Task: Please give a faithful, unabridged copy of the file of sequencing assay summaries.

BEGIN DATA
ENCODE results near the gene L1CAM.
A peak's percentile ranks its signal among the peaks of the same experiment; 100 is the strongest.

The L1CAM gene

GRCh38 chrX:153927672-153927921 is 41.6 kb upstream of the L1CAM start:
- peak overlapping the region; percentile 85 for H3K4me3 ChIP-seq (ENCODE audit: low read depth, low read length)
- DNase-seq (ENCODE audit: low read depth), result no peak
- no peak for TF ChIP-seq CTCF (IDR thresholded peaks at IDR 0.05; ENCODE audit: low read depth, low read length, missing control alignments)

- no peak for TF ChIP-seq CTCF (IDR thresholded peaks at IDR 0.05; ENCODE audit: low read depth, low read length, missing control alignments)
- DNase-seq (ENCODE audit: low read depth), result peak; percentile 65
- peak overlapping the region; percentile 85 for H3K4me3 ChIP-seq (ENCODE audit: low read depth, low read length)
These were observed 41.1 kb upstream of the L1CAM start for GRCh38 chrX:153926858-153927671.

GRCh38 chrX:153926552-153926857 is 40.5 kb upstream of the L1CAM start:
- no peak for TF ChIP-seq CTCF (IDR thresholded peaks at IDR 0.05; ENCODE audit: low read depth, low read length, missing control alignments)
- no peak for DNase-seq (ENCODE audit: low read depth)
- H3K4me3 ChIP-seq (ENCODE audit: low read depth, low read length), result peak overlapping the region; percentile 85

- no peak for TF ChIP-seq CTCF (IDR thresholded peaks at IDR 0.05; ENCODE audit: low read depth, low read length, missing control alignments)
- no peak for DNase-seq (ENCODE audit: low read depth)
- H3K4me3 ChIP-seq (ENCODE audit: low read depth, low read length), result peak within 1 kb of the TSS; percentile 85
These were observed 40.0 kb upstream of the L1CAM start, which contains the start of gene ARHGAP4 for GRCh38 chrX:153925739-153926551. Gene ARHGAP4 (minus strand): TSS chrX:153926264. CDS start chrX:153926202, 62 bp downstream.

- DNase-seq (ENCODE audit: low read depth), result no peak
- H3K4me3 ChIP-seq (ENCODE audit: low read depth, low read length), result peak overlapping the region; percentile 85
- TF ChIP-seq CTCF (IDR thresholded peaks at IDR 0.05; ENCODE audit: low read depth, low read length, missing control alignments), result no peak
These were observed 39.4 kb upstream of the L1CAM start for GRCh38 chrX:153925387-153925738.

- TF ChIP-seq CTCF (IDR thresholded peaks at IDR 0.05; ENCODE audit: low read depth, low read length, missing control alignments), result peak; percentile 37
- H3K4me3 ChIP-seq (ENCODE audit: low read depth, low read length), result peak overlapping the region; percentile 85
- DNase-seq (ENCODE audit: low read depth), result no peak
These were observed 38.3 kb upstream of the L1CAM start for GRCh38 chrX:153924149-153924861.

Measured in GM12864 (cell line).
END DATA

ENCODE results near the gene L1CAM.
A peak's percentile ranks its signal among the peaks of the same experiment; 100 is the strongest.

The L1CAM gene

GRCh38 chrX:153927672-153927921 is 41.6 kb upstream of the L1CAM start:
- peak overlapping the region; percentile 85 for H3K4me3 ChIP-seq (ENCODE audit: low read depth, low read length)
- DNase-seq (ENCODE audit: low read depth), result no peak
- no peak for TF ChIP-seq CTCF (IDR thresholded peaks at IDR 0.05; ENCODE audit: low read depth, low read length, missing control alignments)

- no peak for TF ChIP-seq CTCF (IDR thresholded peaks at IDR 0.05; ENCODE audit: low read depth, low read length, missing control alignments)
- DNase-seq (ENCODE audit: low read depth), result peak; percentile 65
- peak overlapping the region; percentile 85 for H3K4me3 ChIP-seq (ENCODE audit: low read depth, low read length)
These were observed 41.1 kb upstream of the L1CAM start for GRCh38 chrX:153926858-153927671.

GRCh38 chrX:153926552-153926857 is 40.5 kb upstream of the L1CAM start:
- no peak for TF ChIP-seq CTCF (IDR thresholded peaks at IDR 0.05; ENCODE audit: low read depth, low read length, missing control alignments)
- no peak for DNase-seq (ENCODE audit: low read depth)
- H3K4me3 ChIP-seq (ENCODE audit: low read depth, low read length), result peak overlapping the region; percentile 85

- no peak for TF ChIP-seq CTCF (IDR thresholded peaks at IDR 0.05; ENCODE audit: low read depth, low read length, missing control alignments)
- no peak for DNase-seq (ENCODE audit: low read depth)
- H3K4me3 ChIP-seq (ENCODE audit: low read depth, low read length), result peak within 1 kb of the TSS; percentile 85
These were observed 40.0 kb upstream of the L1CAM start, which contains the start of gene ARHGAP4 for GRCh38 chrX:153925739-153926551. Gene ARHGAP4 (minus strand): TSS chrX:153926264. CDS start chrX:153926202, 62 bp downstream.

- DNase-seq (ENCODE audit: low read depth), result no peak
- H3K4me3 ChIP-seq (ENCODE audit: low read depth, low read length), result peak overlapping the region; percentile 85
- TF ChIP-seq CTCF (IDR thresholded peaks at IDR 0.05; ENCODE audit: low read depth, low read length, missing control alignments), result no peak
These were observed 39.4 kb upstream of the L1CAM start for GRCh38 chrX:153925387-153925738.

- TF ChIP-seq CTCF (IDR thresholded peaks at IDR 0.05; ENCODE audit: low read depth, low read length, missing control alignments), result peak; percentile 37
- H3K4me3 ChIP-seq (ENCODE audit: low read depth, low read length), result peak overlapping the region; percentile 85
- DNase-seq (ENCODE audit: low read depth), result no peak
These were observed 38.3 kb upstream of the L1CAM start for GRCh38 chrX:153924149-153924861.

Measured in GM12864 (cell line).